Episode 230 – Prius Line May Expand, Suppliers Have the Power, Trabant Goes Electric

September 17th, 2009 at 12:00pm

Runtime 7:06

Toyota is thinking about expanding its hybrid offerings by making the Prius a separate sub-brand. Opel’s boss says car companies have outsourced too much to suppliers to the point that the balance of power has shifted. We look at the most unlikely electric car in the world, an EV version of the Trabant. All that and more, plus we talk to Aerovironment, a company that has breakthrough technology for charging electric cars.

Transcript and Story Links after the jump . . .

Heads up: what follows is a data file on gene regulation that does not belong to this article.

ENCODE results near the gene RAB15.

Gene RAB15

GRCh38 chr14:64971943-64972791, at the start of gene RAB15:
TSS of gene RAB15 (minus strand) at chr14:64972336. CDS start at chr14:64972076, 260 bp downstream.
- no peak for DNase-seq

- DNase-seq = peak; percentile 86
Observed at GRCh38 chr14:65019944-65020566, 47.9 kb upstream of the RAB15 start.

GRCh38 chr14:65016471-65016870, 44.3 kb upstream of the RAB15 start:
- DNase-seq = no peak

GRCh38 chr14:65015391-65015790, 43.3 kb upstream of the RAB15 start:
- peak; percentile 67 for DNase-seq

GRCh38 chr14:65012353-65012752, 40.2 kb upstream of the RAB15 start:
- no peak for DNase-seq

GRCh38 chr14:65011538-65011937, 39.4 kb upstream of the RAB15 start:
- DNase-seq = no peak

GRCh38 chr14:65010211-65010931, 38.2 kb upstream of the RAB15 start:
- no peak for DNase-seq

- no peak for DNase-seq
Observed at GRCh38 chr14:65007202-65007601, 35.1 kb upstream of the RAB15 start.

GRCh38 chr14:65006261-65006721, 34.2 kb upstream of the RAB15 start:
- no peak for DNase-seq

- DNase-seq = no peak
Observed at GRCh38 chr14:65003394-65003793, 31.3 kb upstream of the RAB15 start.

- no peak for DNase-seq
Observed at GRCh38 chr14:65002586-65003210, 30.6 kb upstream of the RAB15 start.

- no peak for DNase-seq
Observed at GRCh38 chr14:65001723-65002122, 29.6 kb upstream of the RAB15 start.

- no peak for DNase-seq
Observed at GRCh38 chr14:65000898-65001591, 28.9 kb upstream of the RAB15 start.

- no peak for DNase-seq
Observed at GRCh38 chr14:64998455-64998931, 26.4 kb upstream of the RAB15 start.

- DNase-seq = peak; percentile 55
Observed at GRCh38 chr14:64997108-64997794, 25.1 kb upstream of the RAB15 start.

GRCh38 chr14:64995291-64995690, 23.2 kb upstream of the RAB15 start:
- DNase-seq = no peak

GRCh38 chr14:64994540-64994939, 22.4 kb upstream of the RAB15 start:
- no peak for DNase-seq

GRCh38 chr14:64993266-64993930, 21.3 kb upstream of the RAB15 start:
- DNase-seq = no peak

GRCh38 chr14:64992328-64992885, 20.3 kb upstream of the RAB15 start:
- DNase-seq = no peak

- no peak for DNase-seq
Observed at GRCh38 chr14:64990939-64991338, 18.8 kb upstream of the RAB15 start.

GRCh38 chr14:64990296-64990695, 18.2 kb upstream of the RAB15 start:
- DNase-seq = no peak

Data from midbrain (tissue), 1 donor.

Here are today’s top headlines. Toyota to expand the Prius line. Opel’s boss says suppliers have more power than automakers. And we look at the most unlikely electric car in the world, an EV version of the Trabant.

Up next, we’ll be back with the news behind the headlines.

This is Autoline Daily for Thursday, September 17, 2009. And now, the news.

According to the Wall Street Journal, Toyota is planning a $1 billion marketing push (subscription required) in the fourth quarter in the American market. The strategy was formulated in part by Akio Toyoda himself, and aims to invigorate the company’s sagging North American operations. $1 billion is a huge amount of money for an automaker to spend in a quarter, and for Toyota, it’s about 30 to 40 percent more than normal.

In other big “T” news, the company is thinking about expanding its hybrid offerings by making the Prius a separate sub-brand. There’s a lot of equity in the name, and Toyota could really cash-in on its “green-cred” by offering a wider range of dedicated hybrid vehicles.